As the world comes unhinged by current events, where is God? While we find ourselves in dangerously uncharted waters, drowning in fear and anxiety, does God see any of this?? Fair questions.
We know He does because He is El Roi, God Who Sees. And we know this thanks to a bible character very often ignored and sometimes even vilified: Hagar.
You remember Hagar. She was the second wife of Abraham and mother of the infamous Ishmael. And she might be the most unlikely source to provide us with not only a name of God but along with it a sketch of sorts of His character. That’s what knowing His many names does for us: it helps us understand who He is and what He’s like. And there is no better time than the present to believe our God sees and cares.
Her story is a familiar one (found in Genesis 16 and 21), both ancient and timeless, uncomfortable in particulars but all too common at its core.
A woman objectified. Used without apology. Used and then abused. And then angry. Bitter and angry and running. And finally alone. Alone and afraid in the wilderness, barely hanging on.
And there she finds God. Or, better, He finds her. He finds her and He speaks, He comforts, He directs, and He provides a way out of the wilderness.
“She gave this name to the LORD who spoke to her: ‘You are the God who sees me,’ for she said, ‘I have now seen the One who sees me’” (Genesis 16:13).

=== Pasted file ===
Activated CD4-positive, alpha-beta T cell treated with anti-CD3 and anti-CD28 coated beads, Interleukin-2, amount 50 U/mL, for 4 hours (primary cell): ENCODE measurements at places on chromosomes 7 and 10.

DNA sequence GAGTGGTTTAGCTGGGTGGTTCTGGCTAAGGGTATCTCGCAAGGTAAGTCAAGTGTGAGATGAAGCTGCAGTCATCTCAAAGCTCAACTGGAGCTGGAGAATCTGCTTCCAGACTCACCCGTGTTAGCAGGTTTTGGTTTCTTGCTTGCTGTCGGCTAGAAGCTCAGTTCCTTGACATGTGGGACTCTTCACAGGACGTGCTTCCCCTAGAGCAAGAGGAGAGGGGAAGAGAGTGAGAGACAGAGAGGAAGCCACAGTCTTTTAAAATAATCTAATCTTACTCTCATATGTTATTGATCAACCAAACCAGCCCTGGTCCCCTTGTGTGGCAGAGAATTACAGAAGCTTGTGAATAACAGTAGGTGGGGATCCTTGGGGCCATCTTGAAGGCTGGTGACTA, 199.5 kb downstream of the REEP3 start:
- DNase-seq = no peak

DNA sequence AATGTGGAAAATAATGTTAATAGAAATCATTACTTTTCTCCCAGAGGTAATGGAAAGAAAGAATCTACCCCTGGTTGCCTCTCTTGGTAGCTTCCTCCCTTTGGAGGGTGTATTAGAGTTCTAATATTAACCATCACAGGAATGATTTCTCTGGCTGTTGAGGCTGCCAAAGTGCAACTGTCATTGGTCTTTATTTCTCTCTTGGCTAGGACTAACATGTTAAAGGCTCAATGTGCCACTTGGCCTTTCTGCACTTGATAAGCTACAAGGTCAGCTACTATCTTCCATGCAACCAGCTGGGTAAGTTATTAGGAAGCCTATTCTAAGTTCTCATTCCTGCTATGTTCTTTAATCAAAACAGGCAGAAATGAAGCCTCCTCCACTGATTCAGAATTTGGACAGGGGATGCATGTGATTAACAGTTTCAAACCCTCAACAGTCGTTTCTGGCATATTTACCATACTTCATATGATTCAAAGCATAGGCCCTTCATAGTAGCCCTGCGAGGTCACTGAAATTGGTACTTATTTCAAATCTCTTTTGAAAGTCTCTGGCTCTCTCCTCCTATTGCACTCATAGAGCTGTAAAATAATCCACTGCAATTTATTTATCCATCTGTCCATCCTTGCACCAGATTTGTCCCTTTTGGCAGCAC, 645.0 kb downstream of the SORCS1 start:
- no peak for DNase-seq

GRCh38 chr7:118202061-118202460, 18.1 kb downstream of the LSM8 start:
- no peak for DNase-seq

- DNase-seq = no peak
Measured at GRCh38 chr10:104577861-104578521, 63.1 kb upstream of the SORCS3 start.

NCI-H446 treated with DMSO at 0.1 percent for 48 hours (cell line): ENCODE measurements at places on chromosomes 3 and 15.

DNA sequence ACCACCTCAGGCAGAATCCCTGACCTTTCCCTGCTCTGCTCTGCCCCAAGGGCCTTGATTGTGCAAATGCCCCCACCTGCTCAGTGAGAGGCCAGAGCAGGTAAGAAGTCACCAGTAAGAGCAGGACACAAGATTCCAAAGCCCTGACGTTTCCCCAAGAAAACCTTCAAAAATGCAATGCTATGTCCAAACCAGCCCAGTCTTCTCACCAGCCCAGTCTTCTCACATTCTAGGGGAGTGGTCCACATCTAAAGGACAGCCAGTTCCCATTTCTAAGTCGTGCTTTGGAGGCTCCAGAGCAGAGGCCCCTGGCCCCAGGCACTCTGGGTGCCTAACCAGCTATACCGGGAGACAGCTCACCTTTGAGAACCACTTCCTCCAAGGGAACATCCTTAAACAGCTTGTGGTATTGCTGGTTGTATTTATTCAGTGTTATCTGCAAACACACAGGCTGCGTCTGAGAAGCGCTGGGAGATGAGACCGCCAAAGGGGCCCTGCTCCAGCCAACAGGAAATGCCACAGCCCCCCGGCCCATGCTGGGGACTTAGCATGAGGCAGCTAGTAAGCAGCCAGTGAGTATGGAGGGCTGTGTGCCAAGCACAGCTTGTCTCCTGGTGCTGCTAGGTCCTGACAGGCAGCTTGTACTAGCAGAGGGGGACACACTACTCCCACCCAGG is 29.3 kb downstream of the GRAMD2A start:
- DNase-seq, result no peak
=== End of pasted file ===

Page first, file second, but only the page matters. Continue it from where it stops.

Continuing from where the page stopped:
Does El Roi see us like He saw Hagar in the desert that day? He does. And like with Hagar, He is with us even now in the isolating wilderness of our fears and anxieties. Psalm 139 tells us that He sees it all: past, present, future. All our days. All our thoughts. All that hides in the deepest darkest corner of the soul. He sees it because He is in it with us.
What does El Roi find when He sees us today? Fear? Sadness? Hopelessness? He sees all and as we press into His presence in faith, He acts for us as He did for Hagar. He speaks, He calms, He heals, and He provides because He sees it all.
Later Hagar found herself in the wilderness again, this time rejected, sent into the desert to die and her son with her. She didn’t run away this time; she was sent away. Sent away by the one who was supposed to care for her. Unjustly cast off by the one who had promised one thing and given another. Powerless. Voiceless.
But El Roi met Hagar in the wilderness again. Again meeting her in her pain, confusion, and fear, He opened her eyes to see her salvation: a well of water to restore her to life. Provision. Hope.
As we blindly grope for answers, El Roi is there when all we can do is humbly ask that He open our eyes to see Him in this mess, to see His work, to see His provision. And to see that He sees us, to see how He loves us, and to see all those around us who need to know He sees them too.
He sees us and He is with us.